1. Make sure things fit properly. Ill fitting clothing or shoes, not matter how expensive, are not a good look. Get a tailor or dressmaker to alter things for you if necessary, or learn how to do it yourself. I find the easiest way to alter clothing to fit, is to put it on inside out, and get someone else to do the pinning. It's not rocket science and you can learn to alter just about anything on YouTube. Small shoulder pads (not of the eighties huge vintage), can help a blouse or dress or jacket or coat just sit more neatly. The right length can make pants or skirts just look more elegant, so get to know what the ideal length is for YOU, not as dictated by fashion.
2. Wear good underwear. By which I mean not just 'nice' but again, appropriately fitted and appropriate for the clothing you are wearing. I won't tell you to wear this sort over that sort. I will say that visible underwear, either outside or under your clothing is simply not classy.
3. Wear what suits the occasion. This is even harder nowadays than it once was, when a certain outfit was expected for mornings and afternoons, never mind the movies or the theatre. It seems like anything goes now. For my 15 year old, I've set a couple of general rules of thumb:
Don't wear to the shopping centre or movies or theatre, what you would wear to the beach or the pool.
Leave a little (or a lot preferably) to the imagination.
And the fact that everyone else is wearing is as good a reason as any for you NOT to.
4. Go easy on the accessories. Generally speaking you don't wear earrings, hair accessories, necklace, belt, bracelets and rings, all at the one time. Draw attention to your best features and go simple if in doubt. Pearl studs or simple hoops are the jewellery du jour around here. We do love a bit of gratuitous bling here too though, but if we're bling-ing, we bling one piece, or maximum two pieces, at a time.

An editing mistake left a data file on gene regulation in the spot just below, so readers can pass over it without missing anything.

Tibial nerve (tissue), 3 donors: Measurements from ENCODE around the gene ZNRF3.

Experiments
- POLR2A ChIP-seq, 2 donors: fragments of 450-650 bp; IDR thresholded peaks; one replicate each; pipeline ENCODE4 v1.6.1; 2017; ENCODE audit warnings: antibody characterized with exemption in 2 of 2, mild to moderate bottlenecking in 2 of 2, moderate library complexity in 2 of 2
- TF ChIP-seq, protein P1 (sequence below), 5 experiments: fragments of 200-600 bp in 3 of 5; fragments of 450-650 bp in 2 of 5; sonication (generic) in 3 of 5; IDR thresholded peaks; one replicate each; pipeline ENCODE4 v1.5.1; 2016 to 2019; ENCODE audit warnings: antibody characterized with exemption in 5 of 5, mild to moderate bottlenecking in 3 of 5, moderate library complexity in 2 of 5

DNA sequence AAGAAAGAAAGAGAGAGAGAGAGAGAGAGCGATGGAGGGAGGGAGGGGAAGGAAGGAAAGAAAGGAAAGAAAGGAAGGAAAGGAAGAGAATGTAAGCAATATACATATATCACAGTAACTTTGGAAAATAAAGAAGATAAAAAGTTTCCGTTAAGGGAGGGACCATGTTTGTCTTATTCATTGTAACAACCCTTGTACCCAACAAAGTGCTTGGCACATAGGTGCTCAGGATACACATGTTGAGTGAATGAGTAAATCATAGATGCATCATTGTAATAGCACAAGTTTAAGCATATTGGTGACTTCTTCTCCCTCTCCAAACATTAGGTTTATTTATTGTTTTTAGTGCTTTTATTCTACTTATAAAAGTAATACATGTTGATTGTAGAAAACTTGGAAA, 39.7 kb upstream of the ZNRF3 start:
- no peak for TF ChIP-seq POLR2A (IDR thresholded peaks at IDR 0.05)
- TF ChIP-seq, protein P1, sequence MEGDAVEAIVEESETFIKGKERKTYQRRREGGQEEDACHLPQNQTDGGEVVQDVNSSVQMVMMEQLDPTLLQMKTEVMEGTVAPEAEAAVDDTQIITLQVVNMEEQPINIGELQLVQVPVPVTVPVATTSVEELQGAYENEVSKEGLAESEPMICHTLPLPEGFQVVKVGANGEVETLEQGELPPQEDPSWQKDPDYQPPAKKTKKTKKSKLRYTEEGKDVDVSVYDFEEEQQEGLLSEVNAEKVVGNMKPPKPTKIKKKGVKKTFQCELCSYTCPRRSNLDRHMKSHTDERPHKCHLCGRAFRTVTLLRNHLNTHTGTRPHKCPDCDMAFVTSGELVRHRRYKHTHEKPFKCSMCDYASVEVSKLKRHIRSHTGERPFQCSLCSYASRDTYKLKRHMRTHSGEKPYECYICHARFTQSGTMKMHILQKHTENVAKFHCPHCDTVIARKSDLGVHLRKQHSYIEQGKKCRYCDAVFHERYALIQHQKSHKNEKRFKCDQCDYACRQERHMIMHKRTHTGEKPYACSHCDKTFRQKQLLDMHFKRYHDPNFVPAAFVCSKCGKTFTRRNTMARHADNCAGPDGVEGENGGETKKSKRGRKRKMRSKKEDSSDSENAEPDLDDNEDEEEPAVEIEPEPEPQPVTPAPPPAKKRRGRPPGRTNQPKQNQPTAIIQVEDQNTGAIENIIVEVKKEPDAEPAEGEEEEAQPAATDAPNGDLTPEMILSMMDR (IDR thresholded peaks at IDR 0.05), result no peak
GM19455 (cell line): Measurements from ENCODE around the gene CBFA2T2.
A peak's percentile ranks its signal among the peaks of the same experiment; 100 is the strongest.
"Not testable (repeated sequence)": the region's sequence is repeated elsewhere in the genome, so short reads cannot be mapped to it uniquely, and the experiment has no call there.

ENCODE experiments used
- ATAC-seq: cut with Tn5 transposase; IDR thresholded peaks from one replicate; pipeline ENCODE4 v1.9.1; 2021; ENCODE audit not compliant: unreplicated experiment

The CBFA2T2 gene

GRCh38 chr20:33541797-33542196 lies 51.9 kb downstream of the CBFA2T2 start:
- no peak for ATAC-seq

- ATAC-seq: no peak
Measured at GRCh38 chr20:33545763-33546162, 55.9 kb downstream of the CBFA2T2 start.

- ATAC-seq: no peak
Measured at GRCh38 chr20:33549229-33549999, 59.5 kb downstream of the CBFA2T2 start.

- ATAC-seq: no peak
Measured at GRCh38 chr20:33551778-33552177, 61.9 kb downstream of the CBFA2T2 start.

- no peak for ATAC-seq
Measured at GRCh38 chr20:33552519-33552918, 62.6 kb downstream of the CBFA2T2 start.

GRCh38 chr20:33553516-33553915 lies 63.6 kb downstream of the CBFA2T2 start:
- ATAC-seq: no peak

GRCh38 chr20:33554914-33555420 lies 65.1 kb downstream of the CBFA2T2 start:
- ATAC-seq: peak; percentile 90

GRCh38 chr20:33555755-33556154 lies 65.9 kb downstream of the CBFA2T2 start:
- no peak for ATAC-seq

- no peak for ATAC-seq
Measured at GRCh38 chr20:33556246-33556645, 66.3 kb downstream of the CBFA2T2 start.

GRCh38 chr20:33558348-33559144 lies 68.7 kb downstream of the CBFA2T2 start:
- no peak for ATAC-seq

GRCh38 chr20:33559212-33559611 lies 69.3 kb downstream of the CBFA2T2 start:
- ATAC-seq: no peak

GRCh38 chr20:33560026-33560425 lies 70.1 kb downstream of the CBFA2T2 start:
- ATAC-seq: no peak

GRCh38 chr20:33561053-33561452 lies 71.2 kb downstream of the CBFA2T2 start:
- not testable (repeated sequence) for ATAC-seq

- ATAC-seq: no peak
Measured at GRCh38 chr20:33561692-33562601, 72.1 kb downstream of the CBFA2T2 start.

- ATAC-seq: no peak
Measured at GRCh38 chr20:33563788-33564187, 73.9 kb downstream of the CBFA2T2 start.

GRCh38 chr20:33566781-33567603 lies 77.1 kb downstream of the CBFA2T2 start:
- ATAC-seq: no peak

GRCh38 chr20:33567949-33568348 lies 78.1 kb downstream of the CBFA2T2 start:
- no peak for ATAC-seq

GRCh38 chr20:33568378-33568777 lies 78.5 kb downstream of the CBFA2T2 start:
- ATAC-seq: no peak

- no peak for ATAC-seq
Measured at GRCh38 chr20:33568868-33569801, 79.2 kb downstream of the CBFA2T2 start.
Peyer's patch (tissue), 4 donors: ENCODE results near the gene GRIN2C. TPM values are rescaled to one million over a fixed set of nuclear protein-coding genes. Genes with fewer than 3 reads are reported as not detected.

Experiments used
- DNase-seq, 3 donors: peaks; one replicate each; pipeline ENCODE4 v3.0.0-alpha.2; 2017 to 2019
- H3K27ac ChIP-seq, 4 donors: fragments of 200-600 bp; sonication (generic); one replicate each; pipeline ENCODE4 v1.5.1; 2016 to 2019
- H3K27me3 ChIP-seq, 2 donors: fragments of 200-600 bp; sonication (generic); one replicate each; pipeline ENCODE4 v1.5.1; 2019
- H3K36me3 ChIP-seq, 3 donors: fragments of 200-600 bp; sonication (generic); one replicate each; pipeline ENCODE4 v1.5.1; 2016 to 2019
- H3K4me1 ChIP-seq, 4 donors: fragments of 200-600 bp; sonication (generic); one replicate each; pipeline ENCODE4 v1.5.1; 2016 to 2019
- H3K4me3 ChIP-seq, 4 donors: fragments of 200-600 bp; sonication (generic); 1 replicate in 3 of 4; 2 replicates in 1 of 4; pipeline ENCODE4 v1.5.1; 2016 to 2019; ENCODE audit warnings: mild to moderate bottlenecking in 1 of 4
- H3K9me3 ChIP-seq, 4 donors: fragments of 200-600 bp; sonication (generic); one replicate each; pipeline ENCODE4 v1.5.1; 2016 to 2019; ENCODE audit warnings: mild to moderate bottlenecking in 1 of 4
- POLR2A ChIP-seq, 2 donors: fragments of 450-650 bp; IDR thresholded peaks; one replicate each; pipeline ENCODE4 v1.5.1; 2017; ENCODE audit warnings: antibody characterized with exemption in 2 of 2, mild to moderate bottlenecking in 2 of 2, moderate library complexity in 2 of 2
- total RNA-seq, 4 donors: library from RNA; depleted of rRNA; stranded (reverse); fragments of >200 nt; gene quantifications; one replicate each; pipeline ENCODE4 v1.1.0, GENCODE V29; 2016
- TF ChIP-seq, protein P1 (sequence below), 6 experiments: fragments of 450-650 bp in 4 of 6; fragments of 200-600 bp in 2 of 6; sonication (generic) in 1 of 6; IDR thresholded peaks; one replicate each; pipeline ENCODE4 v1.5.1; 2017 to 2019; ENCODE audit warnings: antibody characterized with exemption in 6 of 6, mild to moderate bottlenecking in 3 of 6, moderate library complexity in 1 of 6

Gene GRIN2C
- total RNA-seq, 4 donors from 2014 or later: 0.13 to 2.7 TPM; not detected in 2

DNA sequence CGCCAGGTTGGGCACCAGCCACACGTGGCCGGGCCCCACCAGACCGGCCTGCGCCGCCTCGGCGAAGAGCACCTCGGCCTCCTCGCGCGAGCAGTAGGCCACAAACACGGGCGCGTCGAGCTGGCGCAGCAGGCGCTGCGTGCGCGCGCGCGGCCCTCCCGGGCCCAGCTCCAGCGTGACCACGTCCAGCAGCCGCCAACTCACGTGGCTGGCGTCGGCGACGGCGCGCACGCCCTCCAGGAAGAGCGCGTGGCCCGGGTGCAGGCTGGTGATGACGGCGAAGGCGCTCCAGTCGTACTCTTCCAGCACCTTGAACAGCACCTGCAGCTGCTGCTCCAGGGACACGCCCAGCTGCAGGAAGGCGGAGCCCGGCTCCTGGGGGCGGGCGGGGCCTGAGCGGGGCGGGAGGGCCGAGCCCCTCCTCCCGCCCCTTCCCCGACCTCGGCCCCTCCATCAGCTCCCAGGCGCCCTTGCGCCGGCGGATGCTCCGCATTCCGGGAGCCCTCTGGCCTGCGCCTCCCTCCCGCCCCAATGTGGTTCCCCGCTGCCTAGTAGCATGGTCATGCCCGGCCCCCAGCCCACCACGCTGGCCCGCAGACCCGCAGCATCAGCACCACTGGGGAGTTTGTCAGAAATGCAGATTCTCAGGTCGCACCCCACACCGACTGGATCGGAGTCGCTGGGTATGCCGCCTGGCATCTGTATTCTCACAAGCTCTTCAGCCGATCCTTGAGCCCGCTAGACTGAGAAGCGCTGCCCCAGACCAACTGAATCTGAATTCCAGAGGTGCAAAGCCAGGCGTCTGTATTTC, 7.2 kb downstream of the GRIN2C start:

5. Learn some table manners beyond using the right knife and fork. Did you know that rattling your spoon around in your tea or coffee cup is really not on and is very bad manners? Or that elbows don't belong on the table, or that you really should put down your fork and knife between bites and learn to savour each mouthful of food? Do you feel comfortable when confronted with multiple plates, glasses and cutlery on a table? Don't wait for a formal occasion to be sprung upon you to learn these things. Set your table beautifully at home and practice every day!
6. Be genuinely interested in people, in their differences and their commonalities with you. Give the person who is speaking to you, your full attention. Don't be looking around, waiting for a pause in conversation so that you can jump in with your bit. Even if you're not particularly interested in what someone is saying, it's important to them to say it, so give them your undivided attention. Make the other person feel important!
7. Be clean and fresh and smell nice. Bathe daily, brush and floss, carry a lightly scented body spray with you always. In the Summer humidity where I live, I even go so far as to carry a little facecloth and travel soap in a ziplock bag everywhere I go. I know my deodorant can only do so much when it's 39C and humid as all heck. So a discreet visit to the ladies and a quick onceover of the armpits and décolletage` saves embarrassment. I'd usually follow this up with a spray of the aforementioned lightly scented body spray. If you don't like fake scents, then perhaps carrying a small neutral talcum powder is more your thing (I adore Johnsons Baby Powder and it has the same frangrance notes as my other favourite, Chanel No. 5!). Or in desperation, use some baby wipes to keep the offending areas a little more fragrant!